Limited options for CCUSD93 governing board

Peterson strongly opposes the Common Core curriculum and its cradle-to-grave tracking of students
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ccusd school board elect

CCUSD93 – Since Cave Creek Vice Mayor Adam Trenk successfully sued to get Cave Creek Unified School District (CCUSD93) governing board member Susan Clancy, whose petitions were apparently three signatures shy, booted from the November ballot for reelection, there are now three candidates running for two seats on the board: Mark Warren, Cynthia Weiss and Angelica Peterson.

Warren, who was voted off the board after attempting to get district taxpayers to finance a swimming pool, is attempting a return.

Readers may recall Warren, who was board president in 2005, advocated passing a $4.75 million bond to build an indoor “aquatic facility” for the approximately 60 district-wide swim team participants, so they wouldn’t be inconvenienced by having to travel to schools in larger districts that already had Olympic-sized pools for practice.

However, the swimming pool he was asking voters to approve was only half the dimensions of an Olympic-sized pool.

Warren was on the board when it voted to issue bonds that would have otherwise expired, despite the district not needing the money to build another school, their authorized purpose.

He also voted in support of the $121 million bond package that voters rejected, which included building a new $60 million high school the district didn’t need.

He voted to build the middle school the district didn’t need, which subsequently forced the closure of one middle school and required students to be bused to the southernmost boundary of the school district to attend the new middle school.

Last time Warren served on the board he ended up resigning, mid-term, claiming he was moving to accept a job promotion.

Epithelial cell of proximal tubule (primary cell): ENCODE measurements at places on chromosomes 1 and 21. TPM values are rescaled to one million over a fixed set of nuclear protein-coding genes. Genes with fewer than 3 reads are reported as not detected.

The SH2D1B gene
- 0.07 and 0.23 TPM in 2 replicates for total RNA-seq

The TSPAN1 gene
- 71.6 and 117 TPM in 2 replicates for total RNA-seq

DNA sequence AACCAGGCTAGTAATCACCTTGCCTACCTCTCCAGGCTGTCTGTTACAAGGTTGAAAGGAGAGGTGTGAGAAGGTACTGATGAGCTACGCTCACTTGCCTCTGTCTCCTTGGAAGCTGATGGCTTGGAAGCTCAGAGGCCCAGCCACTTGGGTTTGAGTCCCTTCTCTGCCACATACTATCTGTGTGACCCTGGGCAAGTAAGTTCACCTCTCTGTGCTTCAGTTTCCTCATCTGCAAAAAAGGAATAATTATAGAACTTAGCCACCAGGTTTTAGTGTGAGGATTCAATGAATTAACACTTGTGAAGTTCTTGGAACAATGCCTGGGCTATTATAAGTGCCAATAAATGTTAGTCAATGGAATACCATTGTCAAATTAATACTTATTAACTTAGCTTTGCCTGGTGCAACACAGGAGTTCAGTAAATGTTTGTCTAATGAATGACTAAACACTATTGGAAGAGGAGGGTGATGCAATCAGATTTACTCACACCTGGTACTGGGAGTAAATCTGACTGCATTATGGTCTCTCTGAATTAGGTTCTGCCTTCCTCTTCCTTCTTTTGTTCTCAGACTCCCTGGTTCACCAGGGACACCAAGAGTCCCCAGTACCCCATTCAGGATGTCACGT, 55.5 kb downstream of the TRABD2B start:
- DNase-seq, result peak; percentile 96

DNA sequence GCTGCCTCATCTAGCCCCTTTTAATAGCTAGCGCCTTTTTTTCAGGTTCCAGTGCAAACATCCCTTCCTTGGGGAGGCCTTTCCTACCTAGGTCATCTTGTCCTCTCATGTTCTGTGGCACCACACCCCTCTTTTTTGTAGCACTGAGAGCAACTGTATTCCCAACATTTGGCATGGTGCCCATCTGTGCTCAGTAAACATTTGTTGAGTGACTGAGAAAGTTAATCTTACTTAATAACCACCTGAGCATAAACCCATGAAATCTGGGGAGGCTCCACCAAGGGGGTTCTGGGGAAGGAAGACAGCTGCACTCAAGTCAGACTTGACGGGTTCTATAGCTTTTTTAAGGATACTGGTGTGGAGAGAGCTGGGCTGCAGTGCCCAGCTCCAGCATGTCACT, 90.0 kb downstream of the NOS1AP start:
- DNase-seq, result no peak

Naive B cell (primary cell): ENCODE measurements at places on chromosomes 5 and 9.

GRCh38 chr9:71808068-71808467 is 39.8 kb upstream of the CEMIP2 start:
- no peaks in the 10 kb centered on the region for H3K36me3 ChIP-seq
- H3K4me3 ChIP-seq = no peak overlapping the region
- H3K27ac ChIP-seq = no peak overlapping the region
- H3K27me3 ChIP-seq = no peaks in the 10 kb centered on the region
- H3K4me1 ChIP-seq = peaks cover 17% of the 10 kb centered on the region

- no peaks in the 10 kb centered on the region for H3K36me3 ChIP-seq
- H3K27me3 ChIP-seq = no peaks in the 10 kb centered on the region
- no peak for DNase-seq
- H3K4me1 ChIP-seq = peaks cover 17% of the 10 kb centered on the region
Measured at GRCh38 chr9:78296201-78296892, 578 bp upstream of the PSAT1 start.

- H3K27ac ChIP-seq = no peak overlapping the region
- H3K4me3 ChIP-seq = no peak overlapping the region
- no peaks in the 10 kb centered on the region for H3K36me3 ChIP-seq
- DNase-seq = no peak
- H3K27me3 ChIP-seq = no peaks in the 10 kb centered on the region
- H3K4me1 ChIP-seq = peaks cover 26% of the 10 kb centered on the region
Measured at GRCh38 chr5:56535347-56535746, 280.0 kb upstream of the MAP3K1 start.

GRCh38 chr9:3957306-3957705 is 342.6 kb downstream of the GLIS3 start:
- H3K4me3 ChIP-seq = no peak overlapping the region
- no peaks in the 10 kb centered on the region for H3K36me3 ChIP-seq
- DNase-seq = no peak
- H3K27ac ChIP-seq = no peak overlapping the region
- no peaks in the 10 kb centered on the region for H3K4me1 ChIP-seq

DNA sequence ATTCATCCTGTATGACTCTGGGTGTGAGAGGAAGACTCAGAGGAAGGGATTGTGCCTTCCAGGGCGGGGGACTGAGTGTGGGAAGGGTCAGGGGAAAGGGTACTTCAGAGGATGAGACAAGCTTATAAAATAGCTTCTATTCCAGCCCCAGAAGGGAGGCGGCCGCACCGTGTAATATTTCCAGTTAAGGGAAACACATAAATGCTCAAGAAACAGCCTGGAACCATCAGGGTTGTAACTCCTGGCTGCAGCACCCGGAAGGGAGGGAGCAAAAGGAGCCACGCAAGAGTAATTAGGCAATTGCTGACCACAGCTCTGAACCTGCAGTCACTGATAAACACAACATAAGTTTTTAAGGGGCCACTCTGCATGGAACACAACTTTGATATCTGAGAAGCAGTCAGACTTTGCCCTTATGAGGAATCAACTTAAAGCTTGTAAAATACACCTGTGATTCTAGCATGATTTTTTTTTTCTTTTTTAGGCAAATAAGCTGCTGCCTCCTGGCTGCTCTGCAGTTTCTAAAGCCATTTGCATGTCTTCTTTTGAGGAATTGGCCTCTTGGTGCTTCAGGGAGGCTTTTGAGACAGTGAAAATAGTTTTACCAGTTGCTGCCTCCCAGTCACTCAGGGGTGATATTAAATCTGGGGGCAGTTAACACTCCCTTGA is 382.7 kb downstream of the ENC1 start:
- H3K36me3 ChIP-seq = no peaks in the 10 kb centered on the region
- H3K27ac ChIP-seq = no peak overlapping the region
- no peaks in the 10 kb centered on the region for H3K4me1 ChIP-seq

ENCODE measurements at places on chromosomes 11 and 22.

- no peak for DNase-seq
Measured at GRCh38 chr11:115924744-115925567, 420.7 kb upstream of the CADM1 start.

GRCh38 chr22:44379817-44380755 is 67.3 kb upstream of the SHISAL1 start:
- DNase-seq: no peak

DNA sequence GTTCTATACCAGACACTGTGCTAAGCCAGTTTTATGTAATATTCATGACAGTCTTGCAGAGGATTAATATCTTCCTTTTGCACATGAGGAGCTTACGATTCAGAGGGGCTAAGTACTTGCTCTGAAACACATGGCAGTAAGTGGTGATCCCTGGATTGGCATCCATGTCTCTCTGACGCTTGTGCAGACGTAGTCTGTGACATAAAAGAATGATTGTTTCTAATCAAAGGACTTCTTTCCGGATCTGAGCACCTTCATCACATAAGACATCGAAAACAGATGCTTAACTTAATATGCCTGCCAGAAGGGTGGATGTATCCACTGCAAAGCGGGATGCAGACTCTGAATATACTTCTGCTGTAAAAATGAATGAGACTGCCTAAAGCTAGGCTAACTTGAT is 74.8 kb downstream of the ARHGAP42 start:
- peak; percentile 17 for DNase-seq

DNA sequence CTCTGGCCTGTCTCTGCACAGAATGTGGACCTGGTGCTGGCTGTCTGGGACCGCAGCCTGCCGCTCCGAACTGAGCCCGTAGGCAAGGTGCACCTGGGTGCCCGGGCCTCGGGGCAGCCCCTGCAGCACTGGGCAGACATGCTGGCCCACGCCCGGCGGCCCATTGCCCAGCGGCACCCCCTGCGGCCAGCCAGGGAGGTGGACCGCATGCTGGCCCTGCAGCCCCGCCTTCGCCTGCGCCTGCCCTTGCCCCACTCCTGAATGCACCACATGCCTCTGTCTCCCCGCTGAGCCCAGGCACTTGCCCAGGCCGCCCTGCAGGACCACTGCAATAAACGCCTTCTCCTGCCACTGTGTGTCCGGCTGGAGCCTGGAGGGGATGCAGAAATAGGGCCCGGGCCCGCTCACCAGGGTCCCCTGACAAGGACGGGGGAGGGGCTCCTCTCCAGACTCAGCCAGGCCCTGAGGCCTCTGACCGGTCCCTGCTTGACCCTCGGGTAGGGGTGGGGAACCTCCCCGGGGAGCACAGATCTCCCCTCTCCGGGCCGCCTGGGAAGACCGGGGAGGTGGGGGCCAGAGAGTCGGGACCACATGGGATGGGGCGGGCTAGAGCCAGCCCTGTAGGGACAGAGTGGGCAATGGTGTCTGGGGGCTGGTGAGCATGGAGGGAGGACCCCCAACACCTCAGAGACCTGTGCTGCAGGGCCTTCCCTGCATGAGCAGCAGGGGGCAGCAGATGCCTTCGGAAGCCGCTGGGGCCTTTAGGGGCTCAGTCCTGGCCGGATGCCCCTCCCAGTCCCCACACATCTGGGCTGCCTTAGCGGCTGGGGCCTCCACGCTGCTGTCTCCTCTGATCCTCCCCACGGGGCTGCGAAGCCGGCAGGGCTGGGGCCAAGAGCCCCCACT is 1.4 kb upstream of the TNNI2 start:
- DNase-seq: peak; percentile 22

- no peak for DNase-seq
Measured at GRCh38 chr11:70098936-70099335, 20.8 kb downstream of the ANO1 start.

However, Warren never left town.

Weiss says she wants to “improve classroom funding.” The only way that can be interpreted is she is an advocate of higher property taxes.

Listed as one of her campaign promises, Weiss states she will “support innovative solutions that help ensure a world-class education by fostering relationships in the community.”

She serves as a trustee for the Cave Creek Unified Education Foundation, set up several years ago by parents picked by Burdick to raise money to support her agenda.

Although it claims to be a 501(c)3 organization and contributions are tax deductible, we are unable to find any evidence of it being registered with either the Arizona Corporation Commission or the IRS.

Readers may remember Weiss’ husband, realtor Ron Weiss, who picketed our office in 2009, holding a sign saying, “Sonoran News is a cancer on the community” because we provided taxpayers with facts about the cost of overrides.

He touted how CCUSD93 had one of the lowest tax rates in the state. However, he failed to acknowledge the other half of the equation, the multiplier, or property valuations, which are close to the highest in the state.

Cynthia Weiss wrote a diatribe about us in the Cave Creek Support Our Students blog that same year, but claims her personal dissatisfaction with Sonoran News is not about politics.

Politics is pretty much the only thing that separates taxpayers from their money and liberals somehow feel entitled to the money in every taxpayer’s wallet for the benefit of their cause.

Weiss was appointed to the Joint Legislative Study Committee, where she says she offered a parent’s perspective on charter versus district funding formulas and their impact on kids.

Wiess marches to the globalization drum and, as a graphic designer and volunteer at CCUSD93, where the Weisses have a daughter attending middle school, designed CCUSD93’s new logo incorporating a saguaro and globe with the tagline: “Community Inspired, Globally Prepared.”